Archive | Meditations

Mission Monthly – July 2006

“It is no longer the moral, religious, spiritual condition of the people that is our concern, but their physical, practical economic conditions, as regulated by public laws. Thus is the Body-political more than ever worshipped and tendered; but the Soul-political less than ever.”

Thomas Carlyle, Signs of the Times, 1829

Look carefully at the date of this quote! It is almost two hundred years old and I am perplexed by what societal decline may have occurred in the early 19th century to call for such a report. I am also wondering what Thomas Carlyle would say about the world today!? What began with the Renaissance of the 13th century and intensified with the Enlightenment of the 18th century led to this early 19th century social commentary—of people becoming less concerned about their spiritual lives and more anxious about their physical lives. Sound familiar?

I was recently shown a new [to us] picture of my great-grandfather, the priest Anthony. It amazes me to look at this 100 year old picture. I am his descendent. His blood is in me. I am an inheritor of his life, yet I never knew this man. As a society we too can look at excerpts and pictures of history to catch a glimpse of our forefathers, their examples and what they stood for. We do this all time in the life of the Church as we are given the opportunity to remember each day a multitude of great and holy Saints! It would also be very good for us to study the history of social architects and the development of our Western society. We are inheritors of many things, not the least of which being how we have been formed as a society and how as individuals we think and act concerning “political” interests (meaning the policies of how things are done).

What is being discussed here are the policies of the soul and the policies of the body. Since our Lord Jesus Christ’s final words from the cross, “It is finished” (John 19:30), life on earth has never been the same. Since the witness of the twelve Apostles has been preached, right believing followers of Jesus throughout the course of time have had a universal understanding of what “life in Christ” means. Simply put, Jesus came and established His Church which spread in a beautiful and influential fashion throughout the known world. This “Way” of life was intended to be the pathway leading all men to the Kingdom of God. The apostles and their successors were ordained for this purpose, and for the establishment of a conciliar voice witnessing to God’s continuing revelation and care for the souls of men. Prior to the Renaissance and the Enlightenment, for over a thousand years, society was built upon this foundation of God’s love for His creation and through His Church “policies” were made to lead man in a heavenly direction.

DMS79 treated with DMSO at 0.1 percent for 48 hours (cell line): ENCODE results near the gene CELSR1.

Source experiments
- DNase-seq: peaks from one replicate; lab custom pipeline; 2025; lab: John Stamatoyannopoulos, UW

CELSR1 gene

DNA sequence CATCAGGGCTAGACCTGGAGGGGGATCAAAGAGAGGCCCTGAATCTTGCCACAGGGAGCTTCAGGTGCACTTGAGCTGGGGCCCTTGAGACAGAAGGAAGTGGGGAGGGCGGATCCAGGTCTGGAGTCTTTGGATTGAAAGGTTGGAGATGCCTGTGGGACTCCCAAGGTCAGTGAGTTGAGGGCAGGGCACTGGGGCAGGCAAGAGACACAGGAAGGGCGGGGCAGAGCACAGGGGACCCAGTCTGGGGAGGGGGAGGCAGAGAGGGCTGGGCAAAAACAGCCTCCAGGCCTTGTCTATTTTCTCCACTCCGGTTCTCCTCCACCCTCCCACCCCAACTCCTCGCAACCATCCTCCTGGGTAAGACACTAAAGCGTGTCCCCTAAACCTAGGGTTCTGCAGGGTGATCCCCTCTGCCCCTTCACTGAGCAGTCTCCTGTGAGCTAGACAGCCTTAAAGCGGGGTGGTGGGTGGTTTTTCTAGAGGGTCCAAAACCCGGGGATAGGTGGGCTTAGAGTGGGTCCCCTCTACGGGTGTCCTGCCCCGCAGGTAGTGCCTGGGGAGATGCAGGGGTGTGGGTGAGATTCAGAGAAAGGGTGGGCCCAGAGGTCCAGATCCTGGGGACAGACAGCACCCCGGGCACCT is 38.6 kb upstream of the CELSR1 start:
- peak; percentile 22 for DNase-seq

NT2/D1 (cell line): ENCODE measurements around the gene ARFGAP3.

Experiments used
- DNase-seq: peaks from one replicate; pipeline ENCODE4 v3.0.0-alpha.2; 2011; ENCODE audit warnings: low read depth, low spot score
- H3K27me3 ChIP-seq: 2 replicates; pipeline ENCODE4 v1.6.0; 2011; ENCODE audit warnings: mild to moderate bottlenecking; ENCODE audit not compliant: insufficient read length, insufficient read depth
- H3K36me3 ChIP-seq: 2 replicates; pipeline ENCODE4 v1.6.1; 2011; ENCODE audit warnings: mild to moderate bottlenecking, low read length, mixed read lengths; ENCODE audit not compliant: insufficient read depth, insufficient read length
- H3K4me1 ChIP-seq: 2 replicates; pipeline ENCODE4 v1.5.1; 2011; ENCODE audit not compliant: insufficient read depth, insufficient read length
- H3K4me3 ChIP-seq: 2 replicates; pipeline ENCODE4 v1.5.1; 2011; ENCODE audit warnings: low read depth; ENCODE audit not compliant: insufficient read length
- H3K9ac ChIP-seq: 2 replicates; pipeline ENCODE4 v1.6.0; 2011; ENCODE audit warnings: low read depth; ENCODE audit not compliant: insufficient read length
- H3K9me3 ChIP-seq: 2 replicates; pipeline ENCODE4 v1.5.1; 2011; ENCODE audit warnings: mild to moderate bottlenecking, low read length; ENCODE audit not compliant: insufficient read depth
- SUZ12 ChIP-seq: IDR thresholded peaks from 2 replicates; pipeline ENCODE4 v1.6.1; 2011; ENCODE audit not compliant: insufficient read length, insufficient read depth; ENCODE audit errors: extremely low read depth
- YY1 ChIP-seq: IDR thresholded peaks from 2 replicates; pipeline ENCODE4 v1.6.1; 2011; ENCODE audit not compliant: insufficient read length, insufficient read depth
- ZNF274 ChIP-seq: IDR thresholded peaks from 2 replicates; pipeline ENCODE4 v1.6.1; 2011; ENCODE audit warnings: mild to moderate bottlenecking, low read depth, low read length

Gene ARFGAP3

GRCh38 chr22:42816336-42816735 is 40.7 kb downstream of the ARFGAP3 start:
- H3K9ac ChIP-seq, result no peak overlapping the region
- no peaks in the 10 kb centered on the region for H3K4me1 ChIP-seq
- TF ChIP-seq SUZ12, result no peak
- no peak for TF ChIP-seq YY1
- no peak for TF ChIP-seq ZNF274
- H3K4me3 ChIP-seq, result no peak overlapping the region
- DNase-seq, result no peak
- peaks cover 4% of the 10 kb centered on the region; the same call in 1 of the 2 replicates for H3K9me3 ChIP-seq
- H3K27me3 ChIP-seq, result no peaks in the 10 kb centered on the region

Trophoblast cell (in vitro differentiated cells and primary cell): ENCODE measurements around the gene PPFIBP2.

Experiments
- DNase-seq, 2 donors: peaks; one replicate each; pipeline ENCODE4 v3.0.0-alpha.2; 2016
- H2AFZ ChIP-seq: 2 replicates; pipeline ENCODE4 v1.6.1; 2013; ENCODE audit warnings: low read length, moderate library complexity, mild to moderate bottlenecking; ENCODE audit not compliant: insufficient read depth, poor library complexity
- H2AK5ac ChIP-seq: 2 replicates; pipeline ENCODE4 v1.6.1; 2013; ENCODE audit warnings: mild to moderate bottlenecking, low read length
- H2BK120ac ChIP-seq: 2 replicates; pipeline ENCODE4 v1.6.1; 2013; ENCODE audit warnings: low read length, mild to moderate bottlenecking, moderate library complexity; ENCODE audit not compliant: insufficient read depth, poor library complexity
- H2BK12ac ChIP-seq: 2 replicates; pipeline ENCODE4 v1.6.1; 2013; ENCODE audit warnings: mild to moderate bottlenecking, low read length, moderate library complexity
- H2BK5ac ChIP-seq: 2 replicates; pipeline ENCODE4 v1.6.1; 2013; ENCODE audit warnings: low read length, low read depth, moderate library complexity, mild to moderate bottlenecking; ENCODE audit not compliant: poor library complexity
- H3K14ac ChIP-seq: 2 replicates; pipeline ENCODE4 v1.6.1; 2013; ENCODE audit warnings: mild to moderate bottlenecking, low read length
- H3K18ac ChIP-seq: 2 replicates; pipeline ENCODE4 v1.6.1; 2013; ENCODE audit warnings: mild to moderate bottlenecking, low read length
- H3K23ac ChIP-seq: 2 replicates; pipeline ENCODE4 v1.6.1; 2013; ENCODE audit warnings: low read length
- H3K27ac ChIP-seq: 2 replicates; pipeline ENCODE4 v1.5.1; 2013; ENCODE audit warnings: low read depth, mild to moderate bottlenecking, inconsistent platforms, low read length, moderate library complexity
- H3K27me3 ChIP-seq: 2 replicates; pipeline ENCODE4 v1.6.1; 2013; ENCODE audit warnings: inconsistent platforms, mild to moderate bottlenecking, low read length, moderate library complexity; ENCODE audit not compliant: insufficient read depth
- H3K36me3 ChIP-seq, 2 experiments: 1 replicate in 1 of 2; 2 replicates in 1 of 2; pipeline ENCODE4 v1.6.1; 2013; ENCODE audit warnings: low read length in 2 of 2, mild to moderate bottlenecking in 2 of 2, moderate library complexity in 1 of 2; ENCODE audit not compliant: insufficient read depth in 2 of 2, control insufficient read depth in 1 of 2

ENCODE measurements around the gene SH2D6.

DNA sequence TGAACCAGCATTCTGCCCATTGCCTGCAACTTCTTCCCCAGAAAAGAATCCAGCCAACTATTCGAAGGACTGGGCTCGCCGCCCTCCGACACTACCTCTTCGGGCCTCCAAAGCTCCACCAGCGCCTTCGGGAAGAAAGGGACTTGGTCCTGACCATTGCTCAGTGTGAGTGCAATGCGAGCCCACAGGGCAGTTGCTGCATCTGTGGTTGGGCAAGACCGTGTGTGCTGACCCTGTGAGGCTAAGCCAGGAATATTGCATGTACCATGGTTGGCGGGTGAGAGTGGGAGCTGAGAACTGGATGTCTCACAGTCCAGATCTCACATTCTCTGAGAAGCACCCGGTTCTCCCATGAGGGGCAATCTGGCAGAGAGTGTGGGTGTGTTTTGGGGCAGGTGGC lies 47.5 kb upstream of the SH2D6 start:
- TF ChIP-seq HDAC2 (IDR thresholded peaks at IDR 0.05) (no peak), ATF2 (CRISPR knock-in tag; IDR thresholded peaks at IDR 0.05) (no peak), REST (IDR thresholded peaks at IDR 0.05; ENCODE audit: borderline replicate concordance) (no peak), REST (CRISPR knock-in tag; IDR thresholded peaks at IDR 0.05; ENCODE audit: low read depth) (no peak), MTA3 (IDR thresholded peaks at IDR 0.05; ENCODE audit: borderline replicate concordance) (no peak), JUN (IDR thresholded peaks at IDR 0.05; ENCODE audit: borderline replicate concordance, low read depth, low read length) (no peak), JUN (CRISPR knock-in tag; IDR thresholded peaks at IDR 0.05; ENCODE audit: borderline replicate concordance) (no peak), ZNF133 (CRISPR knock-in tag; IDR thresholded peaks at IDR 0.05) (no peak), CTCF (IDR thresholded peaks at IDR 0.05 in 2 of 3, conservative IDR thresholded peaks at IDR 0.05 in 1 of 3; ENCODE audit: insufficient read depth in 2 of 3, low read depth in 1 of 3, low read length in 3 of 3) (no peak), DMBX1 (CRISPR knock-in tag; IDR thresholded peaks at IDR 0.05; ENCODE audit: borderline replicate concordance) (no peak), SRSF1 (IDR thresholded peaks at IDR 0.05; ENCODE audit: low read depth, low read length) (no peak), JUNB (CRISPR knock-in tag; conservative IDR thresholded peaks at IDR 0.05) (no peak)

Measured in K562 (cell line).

These Christian policies included standards of belief and moral conduct which, by the 13th century and ever increasingly by the 18th century, were seen more and more as artificial restraints that only interfered with man’s pursuit of his own rational interests (and glory!). The first time I read the above quote a chill went through my body. It was a reminder of the [old] fire that rages in our society, raising what seems to be insurmountable forces and ideas that care virtually nothing for the soul and everything for the impulses of the body: what we eat, what we wear, what we feel, what tomorrow may bring. I am reminded of a telling bumper sticker I saw on our recent trip, “Religion ruled the world—it was called the dark ages.” Beloved, we have decisions to make—today. We all have been drawn into the policies of the body and are guilty of a great neglect of the policies of the soul. Today, with eyes wide open, it is easy to see how little societal care there is for the soul. The irony is that this lie has not brought us the physical, emotional, economic or legal freedom or security it has promised. It has only resulted in great confusion and, with a most profound sadness, a real loss of faith. What is needed is a renewed and urgent concern for the policies of the soul; and patience, with ourselves and each other, as we fight the good and necessary fight to restore our “soul” concern to its proper place.

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Mission Monthly – June 2006

“When the Spirit of God descends upon a man and overshadows him with the fullness of His outpouring, then his soul overflows with a joy not to be described, for the Holy Spirit turns to joy whatever He touches. The kingdom of heaven is peace and joy in the Holy Spirit. Acquire inward peace, and thousands around you will find their salvation.”

St. Seraphim of Sarov

Many of us recognize the ending of this month’s meditation quote. Those who are familiar with St. Seraphim of Sarov have seen this statement (maybe with a slightly different translation) written on a scroll on many of his icons. It is often quoted by Orthodox priests and lay people when explaining the Orthodox view of evangelism—that is, evangelism begins with the witness of personal transformation. If I am trying to share my faith with someone and yet my life seems undistinguished and unaffected by the practice of that faith why would anyone care to listen to what I have to say?